Sundays in Autumn mean football. Specifically, as a native of the Philadelphia metropolitan region, cheering for the Eagles. However, with the hometown team performing poorly this year, and a beautiful late fall day unfolding outside, I decided to ignore this week’s game, leave my home, and venture twenty miles west of Philadelphia to a site where, 239 years ago this month, George Washington developed the army that would eventually defeat the British and lead to the founding of the United States. Despite disease, hunger, and misery, the soldiers encamped at Valley Forge, Pennsylvania during the winter of 1777-1778 would lay the foundation for the modern American military.
Maintained by the National Park Service, Valley Forge National Historic Park preserves much of the land where the Continental Army encamped during the winter and spring of 1777-1778. General Washington moved the army to this location after the British captured Philadelphia. Chosen due to the hilly terrain, access to roads and waterways, and strategic placement, Valley Forge was easily defended against attack. Arriving in Valley Forge on December 19th, 1777, 12,000 ill-prepared soldiers of the Continental Army quickly built log huts in which to live. Lacking adequate food, proper clothing, and ravaged by disease, the soldiers were faced with dire conditions. To quote Private Joseph Plumb Martin: “We are now in a truly forlorn condition, no clothing, no provision and as disheartened as can be.”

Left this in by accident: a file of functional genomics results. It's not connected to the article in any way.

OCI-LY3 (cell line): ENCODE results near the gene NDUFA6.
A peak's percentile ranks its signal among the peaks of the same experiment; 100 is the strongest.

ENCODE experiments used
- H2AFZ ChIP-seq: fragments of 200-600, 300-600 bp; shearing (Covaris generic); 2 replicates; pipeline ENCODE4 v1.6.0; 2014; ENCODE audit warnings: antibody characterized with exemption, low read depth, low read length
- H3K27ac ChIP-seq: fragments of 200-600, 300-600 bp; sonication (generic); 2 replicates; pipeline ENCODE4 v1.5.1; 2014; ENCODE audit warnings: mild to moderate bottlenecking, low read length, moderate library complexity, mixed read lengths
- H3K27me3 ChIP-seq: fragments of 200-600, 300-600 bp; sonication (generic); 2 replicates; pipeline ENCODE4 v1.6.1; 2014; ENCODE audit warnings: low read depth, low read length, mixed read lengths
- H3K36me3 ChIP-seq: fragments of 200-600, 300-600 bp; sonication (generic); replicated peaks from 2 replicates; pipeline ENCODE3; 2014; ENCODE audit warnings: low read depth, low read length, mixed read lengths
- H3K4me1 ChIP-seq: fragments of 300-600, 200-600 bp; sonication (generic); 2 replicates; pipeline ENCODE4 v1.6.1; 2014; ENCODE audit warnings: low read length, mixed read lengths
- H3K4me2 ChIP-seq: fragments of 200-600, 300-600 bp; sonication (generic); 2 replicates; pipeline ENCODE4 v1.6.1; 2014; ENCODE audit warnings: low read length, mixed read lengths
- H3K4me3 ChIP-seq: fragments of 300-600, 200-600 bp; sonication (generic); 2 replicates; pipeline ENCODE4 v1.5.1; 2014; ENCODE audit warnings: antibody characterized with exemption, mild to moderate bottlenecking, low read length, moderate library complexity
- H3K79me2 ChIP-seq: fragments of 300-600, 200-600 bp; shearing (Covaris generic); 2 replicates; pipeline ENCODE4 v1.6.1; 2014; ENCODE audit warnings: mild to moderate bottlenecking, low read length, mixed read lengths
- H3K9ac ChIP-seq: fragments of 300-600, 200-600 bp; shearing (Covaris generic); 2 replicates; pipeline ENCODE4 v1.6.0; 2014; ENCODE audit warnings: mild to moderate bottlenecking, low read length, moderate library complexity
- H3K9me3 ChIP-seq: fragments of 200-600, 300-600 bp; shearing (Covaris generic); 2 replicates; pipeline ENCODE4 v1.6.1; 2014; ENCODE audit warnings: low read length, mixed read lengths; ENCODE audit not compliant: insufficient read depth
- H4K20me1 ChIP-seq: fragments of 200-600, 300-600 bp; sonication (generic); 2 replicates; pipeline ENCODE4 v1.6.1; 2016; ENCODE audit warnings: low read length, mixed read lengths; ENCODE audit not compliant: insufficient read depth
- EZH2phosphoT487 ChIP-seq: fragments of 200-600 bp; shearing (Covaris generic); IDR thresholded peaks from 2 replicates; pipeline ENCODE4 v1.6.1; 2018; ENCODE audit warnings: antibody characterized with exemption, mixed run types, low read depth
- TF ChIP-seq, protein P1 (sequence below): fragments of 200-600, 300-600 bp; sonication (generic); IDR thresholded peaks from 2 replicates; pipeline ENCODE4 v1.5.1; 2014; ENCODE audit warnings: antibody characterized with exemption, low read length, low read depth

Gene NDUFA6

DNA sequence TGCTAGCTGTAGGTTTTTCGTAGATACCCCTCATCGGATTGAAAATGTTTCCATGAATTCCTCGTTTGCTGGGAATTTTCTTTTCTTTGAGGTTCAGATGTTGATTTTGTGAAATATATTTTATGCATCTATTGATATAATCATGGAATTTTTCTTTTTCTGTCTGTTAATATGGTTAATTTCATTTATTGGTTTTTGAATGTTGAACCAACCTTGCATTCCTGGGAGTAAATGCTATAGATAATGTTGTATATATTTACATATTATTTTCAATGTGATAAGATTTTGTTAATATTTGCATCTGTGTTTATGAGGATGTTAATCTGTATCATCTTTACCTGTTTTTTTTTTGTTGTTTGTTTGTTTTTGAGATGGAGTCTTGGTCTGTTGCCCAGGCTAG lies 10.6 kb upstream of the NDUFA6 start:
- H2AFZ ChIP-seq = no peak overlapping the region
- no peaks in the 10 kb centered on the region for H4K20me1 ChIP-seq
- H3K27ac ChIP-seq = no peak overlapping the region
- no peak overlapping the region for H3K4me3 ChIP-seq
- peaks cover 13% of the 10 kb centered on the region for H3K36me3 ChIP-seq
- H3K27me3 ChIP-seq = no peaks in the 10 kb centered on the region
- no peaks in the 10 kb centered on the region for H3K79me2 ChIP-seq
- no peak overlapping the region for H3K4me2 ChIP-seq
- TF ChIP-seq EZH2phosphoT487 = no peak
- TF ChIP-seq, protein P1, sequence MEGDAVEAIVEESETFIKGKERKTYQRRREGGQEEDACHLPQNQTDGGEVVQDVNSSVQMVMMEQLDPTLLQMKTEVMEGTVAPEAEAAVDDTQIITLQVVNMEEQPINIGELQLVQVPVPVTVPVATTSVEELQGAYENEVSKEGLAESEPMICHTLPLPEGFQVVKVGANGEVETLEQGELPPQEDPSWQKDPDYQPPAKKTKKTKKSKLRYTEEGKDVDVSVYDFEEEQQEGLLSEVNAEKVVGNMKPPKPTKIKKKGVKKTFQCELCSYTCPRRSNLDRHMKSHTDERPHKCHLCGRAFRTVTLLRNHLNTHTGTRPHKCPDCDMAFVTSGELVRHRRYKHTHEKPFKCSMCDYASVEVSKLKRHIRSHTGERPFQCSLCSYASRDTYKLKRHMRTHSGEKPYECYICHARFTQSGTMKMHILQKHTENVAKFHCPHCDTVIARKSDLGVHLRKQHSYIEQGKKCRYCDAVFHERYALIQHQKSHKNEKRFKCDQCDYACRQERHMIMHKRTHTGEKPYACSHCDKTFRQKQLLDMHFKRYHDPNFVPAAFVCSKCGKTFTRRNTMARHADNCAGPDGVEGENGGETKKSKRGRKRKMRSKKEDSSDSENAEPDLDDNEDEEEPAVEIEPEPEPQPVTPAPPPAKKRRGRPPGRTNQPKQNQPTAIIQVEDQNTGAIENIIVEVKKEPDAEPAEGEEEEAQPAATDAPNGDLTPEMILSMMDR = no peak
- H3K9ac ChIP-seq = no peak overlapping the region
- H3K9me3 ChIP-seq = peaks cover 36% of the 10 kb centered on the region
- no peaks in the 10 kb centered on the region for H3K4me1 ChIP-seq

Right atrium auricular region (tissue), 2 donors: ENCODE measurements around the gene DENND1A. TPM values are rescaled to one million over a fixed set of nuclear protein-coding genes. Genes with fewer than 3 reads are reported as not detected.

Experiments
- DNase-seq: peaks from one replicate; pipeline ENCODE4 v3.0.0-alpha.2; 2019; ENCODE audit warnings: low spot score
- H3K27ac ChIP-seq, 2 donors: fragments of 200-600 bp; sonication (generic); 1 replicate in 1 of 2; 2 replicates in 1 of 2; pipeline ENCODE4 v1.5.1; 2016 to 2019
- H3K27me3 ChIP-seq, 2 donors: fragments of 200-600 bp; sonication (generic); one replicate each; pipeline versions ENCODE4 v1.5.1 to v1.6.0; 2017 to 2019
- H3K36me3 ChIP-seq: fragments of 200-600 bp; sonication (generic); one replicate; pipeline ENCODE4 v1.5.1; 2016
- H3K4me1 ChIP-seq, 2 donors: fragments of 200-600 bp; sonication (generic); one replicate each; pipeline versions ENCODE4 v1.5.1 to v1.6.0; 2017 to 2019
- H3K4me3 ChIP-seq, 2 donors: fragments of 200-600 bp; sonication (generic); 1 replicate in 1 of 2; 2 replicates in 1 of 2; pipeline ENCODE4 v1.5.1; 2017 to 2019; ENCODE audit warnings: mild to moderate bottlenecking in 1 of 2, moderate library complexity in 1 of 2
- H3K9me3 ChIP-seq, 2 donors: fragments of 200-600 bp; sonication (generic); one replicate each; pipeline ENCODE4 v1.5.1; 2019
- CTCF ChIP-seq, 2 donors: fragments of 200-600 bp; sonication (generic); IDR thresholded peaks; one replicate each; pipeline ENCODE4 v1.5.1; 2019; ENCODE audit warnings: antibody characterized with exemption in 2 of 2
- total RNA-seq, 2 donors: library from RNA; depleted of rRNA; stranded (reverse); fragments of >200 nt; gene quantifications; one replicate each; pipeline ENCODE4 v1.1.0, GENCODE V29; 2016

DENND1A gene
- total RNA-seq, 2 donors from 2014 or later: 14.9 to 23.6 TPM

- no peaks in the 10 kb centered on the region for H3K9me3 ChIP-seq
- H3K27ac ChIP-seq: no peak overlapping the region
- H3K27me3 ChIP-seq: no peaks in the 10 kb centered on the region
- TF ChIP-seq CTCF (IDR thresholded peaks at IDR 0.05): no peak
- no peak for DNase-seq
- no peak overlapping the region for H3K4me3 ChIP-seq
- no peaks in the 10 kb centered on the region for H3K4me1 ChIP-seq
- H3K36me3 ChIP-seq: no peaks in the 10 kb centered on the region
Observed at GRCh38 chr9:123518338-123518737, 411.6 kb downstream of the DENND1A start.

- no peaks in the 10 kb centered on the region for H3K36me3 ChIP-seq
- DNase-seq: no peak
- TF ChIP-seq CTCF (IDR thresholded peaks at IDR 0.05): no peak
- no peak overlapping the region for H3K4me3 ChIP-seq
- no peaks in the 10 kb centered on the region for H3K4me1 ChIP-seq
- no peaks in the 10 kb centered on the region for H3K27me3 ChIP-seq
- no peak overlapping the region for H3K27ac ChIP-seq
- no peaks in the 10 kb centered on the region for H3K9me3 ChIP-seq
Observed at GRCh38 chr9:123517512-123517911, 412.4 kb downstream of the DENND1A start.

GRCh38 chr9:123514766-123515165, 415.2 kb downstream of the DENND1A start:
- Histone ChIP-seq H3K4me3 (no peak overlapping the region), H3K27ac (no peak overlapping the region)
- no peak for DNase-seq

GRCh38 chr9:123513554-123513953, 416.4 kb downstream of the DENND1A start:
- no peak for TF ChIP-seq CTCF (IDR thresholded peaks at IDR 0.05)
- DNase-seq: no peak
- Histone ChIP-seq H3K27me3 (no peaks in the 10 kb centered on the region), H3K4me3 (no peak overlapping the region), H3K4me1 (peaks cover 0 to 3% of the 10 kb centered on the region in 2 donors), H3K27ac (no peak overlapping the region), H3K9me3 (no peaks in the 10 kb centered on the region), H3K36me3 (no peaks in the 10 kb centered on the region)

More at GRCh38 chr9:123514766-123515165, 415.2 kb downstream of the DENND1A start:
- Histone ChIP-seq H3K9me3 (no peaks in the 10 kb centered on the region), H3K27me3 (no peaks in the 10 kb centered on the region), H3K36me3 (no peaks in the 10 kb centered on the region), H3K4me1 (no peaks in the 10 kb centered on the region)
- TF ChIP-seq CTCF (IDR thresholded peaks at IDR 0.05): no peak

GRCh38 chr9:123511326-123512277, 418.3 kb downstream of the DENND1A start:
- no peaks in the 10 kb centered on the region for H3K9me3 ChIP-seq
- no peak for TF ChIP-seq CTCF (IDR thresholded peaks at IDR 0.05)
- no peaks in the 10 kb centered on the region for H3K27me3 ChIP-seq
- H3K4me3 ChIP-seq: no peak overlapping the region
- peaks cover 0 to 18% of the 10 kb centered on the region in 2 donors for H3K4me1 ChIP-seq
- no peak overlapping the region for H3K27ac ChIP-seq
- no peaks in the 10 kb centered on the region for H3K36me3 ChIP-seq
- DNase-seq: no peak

After supplies began flowing to the army in late January of 1778, conditions began to improve. As the soldiers became healthier, they were in a far better position to be trained, and a Prussian soldier newly arrived from Europe, Baron Friedrich von Steuben, began drilling the Continental soldiers in military tactics. Having survived a brutal winter, and having learned how to operate as a professional military, in June of 1778 Washington led the Continental Army to recapture Philadelphia, and ultimately to defeat the British five years later.
With the sun setting, I had thoughts of heading home. Before leaving the area, however, I stopped by Washington Memorial Chapel, an Episcopalian church which was built in 1921 to honor soldiers of the American Revolution. The interior of the chapel is stunning. The bell tower houses the Justice Bell, a replica of the Liberty Bell that was cast for the women’s suffrage movement.
Much like my trip to Gettysburg several months ago, I was glad to be able to make time to stop at yet another historic site located so close to home. The Northeastern United States is so full of history, especially regarding the founding of the nation, and it is easy to take these historical sites for granted. However, making the time to stop and visit these important locations is well worth the effort. I hope you enjoyed yet another installment of the Voyage of DH!
‘Til next time.